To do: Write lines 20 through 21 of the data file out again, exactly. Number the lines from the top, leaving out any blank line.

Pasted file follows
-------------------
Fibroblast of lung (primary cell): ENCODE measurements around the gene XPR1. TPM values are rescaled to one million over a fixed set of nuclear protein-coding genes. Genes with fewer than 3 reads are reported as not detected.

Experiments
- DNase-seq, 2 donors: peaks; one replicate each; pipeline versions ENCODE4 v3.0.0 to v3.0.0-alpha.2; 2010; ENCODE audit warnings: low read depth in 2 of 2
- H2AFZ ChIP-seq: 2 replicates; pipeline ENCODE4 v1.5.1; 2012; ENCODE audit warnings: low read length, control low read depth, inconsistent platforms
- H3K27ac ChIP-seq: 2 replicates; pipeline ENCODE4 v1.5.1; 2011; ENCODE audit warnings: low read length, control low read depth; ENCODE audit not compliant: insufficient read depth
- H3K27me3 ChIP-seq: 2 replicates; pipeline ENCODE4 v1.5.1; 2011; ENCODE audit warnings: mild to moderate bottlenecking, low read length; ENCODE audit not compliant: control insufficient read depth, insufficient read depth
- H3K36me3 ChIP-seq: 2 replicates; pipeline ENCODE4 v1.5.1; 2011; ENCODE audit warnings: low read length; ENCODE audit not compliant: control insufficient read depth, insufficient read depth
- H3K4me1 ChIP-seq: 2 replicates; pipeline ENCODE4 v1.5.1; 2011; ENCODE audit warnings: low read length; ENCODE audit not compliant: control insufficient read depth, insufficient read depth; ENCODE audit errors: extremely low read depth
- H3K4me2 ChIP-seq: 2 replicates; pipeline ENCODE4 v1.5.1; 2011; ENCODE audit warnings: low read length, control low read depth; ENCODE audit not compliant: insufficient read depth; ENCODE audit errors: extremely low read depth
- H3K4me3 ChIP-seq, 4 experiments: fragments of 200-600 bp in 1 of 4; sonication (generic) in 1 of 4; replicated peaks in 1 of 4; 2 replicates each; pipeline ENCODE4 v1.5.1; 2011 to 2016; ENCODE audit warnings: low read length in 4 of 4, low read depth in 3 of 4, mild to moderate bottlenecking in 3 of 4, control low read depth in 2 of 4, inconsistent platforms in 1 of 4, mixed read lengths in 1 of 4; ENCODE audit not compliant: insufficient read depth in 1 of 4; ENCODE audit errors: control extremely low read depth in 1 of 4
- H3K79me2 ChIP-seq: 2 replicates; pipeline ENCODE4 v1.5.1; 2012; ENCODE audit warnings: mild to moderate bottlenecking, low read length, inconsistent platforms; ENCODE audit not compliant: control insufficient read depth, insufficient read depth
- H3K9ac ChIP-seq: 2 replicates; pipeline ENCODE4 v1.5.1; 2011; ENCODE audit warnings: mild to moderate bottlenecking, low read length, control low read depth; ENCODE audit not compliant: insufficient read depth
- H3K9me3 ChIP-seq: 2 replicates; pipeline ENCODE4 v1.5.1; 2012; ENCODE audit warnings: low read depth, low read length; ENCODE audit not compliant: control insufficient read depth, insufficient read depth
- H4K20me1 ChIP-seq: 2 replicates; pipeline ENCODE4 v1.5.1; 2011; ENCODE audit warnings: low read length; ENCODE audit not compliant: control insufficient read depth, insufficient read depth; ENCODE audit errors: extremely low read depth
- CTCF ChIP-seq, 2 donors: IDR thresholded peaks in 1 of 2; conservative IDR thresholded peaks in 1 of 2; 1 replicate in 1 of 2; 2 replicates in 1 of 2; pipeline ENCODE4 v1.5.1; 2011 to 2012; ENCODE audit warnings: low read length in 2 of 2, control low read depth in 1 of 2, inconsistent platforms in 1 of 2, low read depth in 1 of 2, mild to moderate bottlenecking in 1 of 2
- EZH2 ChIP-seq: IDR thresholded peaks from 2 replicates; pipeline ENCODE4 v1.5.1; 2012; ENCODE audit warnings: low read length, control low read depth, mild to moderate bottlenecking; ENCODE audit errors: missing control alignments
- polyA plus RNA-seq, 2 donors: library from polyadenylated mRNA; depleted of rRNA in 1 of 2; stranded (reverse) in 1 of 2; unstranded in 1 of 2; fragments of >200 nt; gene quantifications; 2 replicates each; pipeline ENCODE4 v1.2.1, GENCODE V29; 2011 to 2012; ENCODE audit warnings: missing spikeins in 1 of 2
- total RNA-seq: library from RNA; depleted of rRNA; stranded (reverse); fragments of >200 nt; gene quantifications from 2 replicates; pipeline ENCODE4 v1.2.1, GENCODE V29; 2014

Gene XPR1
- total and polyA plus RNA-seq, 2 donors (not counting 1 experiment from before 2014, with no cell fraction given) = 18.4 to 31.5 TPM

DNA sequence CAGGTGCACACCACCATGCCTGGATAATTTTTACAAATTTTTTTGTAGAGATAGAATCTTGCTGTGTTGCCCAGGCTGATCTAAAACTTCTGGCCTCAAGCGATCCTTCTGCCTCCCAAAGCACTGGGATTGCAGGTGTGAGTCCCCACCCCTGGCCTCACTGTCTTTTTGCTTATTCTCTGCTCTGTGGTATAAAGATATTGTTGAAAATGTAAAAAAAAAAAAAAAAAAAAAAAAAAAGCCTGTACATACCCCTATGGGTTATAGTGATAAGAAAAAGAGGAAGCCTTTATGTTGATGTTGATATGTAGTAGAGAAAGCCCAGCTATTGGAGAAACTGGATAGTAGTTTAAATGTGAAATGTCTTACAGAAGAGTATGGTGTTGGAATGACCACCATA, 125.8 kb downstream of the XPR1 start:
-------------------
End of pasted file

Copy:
- total and polyA plus RNA-seq, 2 donors (not counting 1 experiment from before 2014, with no cell fraction given) = 18.4 to 31.5 TPM

DNA sequence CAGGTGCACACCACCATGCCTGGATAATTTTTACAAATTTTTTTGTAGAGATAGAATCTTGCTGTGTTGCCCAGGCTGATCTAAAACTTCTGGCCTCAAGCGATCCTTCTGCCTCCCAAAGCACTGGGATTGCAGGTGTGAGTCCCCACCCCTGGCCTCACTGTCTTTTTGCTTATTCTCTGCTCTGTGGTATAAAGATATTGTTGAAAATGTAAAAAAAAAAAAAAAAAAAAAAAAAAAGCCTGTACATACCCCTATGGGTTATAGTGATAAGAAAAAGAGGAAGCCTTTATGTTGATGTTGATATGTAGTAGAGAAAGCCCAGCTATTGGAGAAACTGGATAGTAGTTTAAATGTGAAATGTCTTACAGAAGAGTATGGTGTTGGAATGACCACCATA, 125.8 kb downstream of the XPR1 start: